What is the meaning of the hip in this story?

The story makes it sound that because "the man" could not otherwise defeat Jacob he had to dislocate his hip. Does God have to use a sneaky facility to defeat others?

No. The Hebrew words translated to "hip socket" are כף (kaph) and ירך (yarek). The central meaning of the word כף (kaph) is not thigh or thigh joint. It can mean "palm" or "hollow or flat of the hand" or "sole of the foot" or more importantly, "power" according to the lexicon.

And the word ירך (yarek) typically describes the side or flank of something as well as the loins - the seat of procreative power. This might be the thigh in the case of a man's body - but in this case, the text is not referring to a man's loins or hip socket.

The text is referring to a weakness being exploited by a certain power. The two words כף (kaph) and ירך (yarek) relate to "the man" - God's messenger - finding Jacob's weakness - his critical weak spot that each of us has. A particularly tender area.

Just consider a person's weak spot and how that can be compared to a part of the body. When we hit our "funny bone" for example, we will say that the "funny bone" is a particularly tender spot of the body.

The other indication that כף (kaph) and ירך (yarek) do not describe the hip socket is because "the man" only had to "touch" the spot. In what circumstance does "touching" produce results?

Each of us has a tender spot that can be "touched" by someone. Being "touched" at our tender spot is something communicated today with the phrase, "he pushed my buttons." Such a phrase indicates that the person found a special weakness and exploited that weakness.

Such an occasion may also lead to the situation where someone "touched their heart."

The reality is that after struggling - allegorically wrestling - with God's messenger, God's messenger 'pressed his buttons' and touched Jacob's heart. And through this process, God's messenger revealed the Supreme Being to Jacob, producing a change in heart.

This is what God's messenger can do. He can touch a person's heart by revealing the loving nature of the Supreme Being. This will produce a change of heart in the person - causing them to change their direction in life - from a self-serving nature to their innate God-loving nature.

Religious institutions do sometimes discuss this idea of "love for God" - which is taught throughout the scriptures as the goal of religion. But in order to love God we must know Him. He must be revealed to us. This is the process that God delegates to those who want to serve Him and please Him - to introduce others to Him. At that point of introduction the Supreme Being will reveal Himself.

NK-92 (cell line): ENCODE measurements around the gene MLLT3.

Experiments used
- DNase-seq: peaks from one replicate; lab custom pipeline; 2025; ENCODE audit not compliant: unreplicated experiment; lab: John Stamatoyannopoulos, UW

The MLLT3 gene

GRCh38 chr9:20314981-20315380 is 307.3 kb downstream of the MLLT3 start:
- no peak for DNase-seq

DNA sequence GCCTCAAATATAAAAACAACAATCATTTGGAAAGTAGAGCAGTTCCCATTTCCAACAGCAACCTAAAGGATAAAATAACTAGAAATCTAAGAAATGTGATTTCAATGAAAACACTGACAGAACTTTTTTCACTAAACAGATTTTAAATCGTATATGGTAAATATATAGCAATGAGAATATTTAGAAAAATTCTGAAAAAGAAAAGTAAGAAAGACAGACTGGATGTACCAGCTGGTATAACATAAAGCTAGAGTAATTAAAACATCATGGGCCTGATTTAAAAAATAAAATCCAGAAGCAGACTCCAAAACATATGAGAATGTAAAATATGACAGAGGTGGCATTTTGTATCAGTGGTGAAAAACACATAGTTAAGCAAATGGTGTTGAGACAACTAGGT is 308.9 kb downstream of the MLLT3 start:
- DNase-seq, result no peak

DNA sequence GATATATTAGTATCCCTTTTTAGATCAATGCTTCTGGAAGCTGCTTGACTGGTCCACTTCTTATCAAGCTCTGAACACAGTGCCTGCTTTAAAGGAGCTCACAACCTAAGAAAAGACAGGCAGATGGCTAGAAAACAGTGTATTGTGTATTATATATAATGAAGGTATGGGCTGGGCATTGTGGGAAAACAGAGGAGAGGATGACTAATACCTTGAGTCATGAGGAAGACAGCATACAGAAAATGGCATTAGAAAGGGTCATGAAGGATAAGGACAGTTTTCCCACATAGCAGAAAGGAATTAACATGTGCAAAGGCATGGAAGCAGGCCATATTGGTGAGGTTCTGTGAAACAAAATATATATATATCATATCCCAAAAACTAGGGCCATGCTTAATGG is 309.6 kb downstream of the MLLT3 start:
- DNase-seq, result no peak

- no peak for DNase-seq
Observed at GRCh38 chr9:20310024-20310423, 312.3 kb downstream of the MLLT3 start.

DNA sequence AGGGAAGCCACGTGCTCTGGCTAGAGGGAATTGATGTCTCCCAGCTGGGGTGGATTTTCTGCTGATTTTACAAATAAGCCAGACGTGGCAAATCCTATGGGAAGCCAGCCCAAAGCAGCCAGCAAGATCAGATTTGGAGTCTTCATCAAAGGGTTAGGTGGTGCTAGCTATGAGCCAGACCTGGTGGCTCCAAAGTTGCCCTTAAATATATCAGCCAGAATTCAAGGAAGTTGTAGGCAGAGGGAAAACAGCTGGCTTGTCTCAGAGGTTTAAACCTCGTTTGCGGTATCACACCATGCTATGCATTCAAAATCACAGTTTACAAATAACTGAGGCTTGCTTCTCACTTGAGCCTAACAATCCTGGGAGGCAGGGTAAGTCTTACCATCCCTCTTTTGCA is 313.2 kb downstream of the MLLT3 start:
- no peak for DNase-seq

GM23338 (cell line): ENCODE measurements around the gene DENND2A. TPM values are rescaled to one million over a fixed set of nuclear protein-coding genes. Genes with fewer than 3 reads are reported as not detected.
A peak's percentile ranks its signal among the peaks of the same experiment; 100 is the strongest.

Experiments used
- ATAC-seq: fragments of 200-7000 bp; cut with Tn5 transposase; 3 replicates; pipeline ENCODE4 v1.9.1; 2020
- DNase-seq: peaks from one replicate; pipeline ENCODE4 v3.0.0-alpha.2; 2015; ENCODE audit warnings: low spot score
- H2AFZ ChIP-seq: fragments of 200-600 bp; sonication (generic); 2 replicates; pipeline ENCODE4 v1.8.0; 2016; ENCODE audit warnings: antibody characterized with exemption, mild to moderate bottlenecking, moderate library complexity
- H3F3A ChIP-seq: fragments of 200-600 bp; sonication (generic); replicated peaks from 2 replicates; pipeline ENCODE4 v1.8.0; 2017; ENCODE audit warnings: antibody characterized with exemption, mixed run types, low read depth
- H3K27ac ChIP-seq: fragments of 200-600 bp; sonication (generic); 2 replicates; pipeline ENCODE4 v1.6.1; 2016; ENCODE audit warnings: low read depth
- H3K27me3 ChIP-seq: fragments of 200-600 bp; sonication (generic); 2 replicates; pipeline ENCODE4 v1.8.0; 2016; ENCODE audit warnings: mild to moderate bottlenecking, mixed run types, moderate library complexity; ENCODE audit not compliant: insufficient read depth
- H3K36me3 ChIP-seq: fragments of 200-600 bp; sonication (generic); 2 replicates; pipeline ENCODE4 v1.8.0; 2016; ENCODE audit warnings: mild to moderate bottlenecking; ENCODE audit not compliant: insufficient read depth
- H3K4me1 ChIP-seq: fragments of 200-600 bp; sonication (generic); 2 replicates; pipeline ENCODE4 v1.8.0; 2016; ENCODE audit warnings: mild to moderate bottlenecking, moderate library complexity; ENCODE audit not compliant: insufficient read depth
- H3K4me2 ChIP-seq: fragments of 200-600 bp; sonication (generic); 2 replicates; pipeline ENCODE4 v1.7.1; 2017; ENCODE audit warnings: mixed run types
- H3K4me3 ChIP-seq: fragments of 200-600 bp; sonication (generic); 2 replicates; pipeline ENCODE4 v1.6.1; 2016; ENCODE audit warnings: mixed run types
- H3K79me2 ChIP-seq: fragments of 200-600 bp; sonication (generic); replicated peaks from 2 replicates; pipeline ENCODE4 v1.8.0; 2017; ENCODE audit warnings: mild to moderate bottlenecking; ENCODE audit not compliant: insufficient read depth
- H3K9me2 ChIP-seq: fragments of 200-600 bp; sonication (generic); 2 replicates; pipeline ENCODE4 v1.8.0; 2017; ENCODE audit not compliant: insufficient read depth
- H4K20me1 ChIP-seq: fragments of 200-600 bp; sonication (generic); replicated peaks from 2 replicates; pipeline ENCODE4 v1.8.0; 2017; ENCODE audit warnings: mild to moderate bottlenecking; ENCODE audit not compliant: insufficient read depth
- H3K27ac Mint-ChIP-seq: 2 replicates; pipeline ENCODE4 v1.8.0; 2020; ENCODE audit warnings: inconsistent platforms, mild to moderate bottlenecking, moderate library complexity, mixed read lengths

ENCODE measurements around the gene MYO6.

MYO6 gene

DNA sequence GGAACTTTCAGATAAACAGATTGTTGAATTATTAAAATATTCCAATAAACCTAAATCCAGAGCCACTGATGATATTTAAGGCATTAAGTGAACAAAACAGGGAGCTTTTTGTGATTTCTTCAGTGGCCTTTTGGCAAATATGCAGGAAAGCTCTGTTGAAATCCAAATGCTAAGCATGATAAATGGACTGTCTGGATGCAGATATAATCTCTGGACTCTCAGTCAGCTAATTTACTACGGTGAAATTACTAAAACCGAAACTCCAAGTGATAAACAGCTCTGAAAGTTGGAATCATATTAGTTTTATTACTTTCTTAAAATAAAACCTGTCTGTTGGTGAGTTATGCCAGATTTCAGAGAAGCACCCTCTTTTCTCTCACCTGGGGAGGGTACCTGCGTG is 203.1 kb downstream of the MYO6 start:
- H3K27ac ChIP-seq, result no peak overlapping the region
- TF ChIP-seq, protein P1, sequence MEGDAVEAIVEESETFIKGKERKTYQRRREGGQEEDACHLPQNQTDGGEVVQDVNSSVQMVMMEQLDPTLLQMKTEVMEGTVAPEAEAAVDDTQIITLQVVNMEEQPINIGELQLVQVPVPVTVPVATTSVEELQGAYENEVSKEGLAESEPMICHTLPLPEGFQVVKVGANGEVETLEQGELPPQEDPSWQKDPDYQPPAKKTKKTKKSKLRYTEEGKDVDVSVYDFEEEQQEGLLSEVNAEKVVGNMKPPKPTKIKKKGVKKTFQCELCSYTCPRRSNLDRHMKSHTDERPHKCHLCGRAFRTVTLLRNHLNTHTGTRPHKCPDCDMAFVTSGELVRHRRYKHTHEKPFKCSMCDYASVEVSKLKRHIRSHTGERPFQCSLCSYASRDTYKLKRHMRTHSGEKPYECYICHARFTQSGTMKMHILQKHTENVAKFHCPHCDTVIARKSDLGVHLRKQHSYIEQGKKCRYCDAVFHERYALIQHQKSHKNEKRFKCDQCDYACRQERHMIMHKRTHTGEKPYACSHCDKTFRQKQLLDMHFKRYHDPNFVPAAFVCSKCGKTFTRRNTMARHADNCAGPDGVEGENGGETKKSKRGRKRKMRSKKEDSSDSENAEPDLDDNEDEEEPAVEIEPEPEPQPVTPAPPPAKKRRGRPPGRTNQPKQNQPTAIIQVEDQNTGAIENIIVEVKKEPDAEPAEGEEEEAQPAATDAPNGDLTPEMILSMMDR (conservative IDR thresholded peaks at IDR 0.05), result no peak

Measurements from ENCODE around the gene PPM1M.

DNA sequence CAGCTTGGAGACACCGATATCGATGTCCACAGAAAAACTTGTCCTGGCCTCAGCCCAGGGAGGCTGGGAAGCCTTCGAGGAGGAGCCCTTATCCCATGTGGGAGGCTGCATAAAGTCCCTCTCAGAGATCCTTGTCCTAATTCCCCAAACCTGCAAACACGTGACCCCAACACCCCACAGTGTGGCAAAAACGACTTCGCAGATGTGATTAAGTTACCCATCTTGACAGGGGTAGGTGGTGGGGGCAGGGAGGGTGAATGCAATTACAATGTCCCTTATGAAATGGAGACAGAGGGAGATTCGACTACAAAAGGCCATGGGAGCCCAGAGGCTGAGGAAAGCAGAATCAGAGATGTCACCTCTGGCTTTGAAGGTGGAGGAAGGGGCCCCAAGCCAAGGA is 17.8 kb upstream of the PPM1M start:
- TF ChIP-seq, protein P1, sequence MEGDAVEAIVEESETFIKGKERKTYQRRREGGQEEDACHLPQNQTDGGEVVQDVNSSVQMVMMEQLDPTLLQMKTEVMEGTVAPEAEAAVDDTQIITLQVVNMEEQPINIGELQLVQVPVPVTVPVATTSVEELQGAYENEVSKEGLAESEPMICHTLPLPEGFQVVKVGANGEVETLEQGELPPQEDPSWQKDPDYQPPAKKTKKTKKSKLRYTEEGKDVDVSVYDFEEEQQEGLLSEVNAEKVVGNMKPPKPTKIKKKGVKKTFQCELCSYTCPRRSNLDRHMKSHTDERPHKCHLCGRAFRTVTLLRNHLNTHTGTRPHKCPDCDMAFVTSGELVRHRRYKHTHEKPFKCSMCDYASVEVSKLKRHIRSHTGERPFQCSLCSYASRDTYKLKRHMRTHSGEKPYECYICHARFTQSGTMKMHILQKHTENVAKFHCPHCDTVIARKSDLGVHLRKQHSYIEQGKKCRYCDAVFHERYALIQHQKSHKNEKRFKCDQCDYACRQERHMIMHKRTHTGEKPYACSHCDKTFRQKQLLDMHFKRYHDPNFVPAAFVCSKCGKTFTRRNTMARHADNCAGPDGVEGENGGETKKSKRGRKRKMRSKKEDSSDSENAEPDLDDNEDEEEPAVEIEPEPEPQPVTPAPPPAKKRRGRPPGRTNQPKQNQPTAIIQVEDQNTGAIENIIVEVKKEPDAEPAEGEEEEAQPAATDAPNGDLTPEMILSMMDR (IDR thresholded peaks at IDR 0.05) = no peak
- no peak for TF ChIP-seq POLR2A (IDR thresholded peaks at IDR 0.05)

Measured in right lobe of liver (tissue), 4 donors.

Therefore it is important we do not blindly accept teachers simply by the fact that they paid tuition and graduated from a seminary college. This has nothing to do with representing the Supreme Being. Only a person who has been personally introduced to God can personally introduce others to the person of God.

One of the odd things about this story about Jacob is the last verse in Genesis 32:
Therefore to this day the Israelites do not eat the tendon attached to the socket of the hip, because the socket of Jacob's hip was touched near the tendon. (Genesis 32:32)
This is quite odd, because the narration is supposing that it was recorded contemporaneously, yet this last verse starts with "Therefore to this day the Israelites..."

This phrase indicates that Genesis 32 was not written contemporaneously. At the time of this story, there were no such people called the "Israelites," since Jacob had just been renamed. What is clear is that this event is being recorded as retold centuries later from an oral tradition. Who recorded it and is the story accurate?

Was Jacob renamed as Israel?

Yes, sometimes the messenger of God may change the name of the student. But is this what is going on with this text?

The word "Israel" - taken from ישראל (Yisra'el) - means "God prevails!" This is a praise of God. It is not the name of a person. And שם (shem) - translated to name - relates to not just any name, but specifically to "the Name (as designation of God)". שם (shem) means to glorify or memorialize this Name - the Holy Name of God.

In fact, this verse is not re-naming Jacob: He was instructing Jacob to glorify God in a certain way. In this case, to glorify God with ישראל (Yisra'el) - or "God prevails!" This is a clear glorification of God, which can be incanted or sung or simply spoken to one another - a way to praise God.

This verse is not about re-naming Jacob. In this verse, God's messenger is calling upon Jacob to glorify God's Holy Names.

According to God's messengers, this is how a person becomes linked up with God.

Consider another translation of this verse in Chapter 32 of the New Book of Genesis.